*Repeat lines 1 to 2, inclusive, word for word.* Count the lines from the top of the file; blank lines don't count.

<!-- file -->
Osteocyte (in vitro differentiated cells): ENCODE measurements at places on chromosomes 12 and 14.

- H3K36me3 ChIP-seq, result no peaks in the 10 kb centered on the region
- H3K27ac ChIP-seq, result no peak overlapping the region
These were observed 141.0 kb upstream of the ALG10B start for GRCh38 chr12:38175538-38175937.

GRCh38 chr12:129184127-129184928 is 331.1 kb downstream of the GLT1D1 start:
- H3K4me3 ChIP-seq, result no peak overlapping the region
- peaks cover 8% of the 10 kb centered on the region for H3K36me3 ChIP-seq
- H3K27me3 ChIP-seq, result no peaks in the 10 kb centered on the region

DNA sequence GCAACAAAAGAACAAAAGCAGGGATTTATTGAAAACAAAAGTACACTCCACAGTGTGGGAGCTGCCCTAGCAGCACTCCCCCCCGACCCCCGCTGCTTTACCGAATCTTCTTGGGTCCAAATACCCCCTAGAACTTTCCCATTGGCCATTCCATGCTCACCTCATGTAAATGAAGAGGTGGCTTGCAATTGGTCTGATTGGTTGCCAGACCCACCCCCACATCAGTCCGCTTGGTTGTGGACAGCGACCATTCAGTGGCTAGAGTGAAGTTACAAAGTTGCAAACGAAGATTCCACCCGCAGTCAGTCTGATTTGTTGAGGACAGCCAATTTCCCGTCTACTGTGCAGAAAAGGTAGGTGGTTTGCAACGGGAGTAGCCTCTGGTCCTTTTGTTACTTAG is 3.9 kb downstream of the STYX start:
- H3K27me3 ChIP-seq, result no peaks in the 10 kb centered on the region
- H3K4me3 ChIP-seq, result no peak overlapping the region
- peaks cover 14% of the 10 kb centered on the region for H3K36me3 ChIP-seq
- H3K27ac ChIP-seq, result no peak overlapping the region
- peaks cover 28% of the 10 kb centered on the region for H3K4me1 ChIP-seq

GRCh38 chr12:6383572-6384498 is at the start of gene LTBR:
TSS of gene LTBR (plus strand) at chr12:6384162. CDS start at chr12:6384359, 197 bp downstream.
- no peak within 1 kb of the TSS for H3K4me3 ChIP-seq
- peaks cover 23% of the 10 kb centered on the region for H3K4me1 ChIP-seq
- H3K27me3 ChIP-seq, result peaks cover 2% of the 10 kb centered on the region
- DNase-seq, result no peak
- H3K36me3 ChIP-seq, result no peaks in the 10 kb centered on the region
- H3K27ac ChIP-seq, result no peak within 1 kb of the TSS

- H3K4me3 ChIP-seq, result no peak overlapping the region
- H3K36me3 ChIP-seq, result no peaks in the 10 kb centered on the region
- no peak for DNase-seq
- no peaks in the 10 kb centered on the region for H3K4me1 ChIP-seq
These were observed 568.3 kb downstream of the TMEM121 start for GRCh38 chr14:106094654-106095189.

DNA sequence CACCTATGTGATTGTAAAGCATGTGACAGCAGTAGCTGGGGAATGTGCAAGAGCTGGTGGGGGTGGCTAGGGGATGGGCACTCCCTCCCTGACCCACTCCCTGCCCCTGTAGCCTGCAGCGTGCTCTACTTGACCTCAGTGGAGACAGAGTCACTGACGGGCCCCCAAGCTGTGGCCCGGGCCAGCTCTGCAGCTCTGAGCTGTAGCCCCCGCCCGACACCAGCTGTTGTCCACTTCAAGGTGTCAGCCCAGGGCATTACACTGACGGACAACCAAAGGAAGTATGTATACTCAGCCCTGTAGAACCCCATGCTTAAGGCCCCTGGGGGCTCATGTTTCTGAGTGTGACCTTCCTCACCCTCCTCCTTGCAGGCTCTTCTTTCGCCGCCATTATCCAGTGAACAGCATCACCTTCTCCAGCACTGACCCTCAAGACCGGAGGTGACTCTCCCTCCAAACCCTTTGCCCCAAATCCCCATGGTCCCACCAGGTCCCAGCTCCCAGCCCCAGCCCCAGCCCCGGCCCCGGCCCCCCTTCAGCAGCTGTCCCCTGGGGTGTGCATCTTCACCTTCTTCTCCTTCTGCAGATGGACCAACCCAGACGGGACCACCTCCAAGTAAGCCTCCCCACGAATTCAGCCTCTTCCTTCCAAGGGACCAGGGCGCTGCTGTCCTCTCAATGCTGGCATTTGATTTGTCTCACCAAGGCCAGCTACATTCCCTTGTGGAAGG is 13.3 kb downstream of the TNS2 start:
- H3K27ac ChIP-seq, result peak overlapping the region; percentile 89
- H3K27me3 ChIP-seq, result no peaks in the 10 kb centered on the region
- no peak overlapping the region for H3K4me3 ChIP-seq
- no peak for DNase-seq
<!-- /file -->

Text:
Osteocyte (in vitro differentiated cells): ENCODE measurements at places on chromosomes 12 and 14.

- H3K36me3 ChIP-seq, result no peaks in the 10 kb centered on the region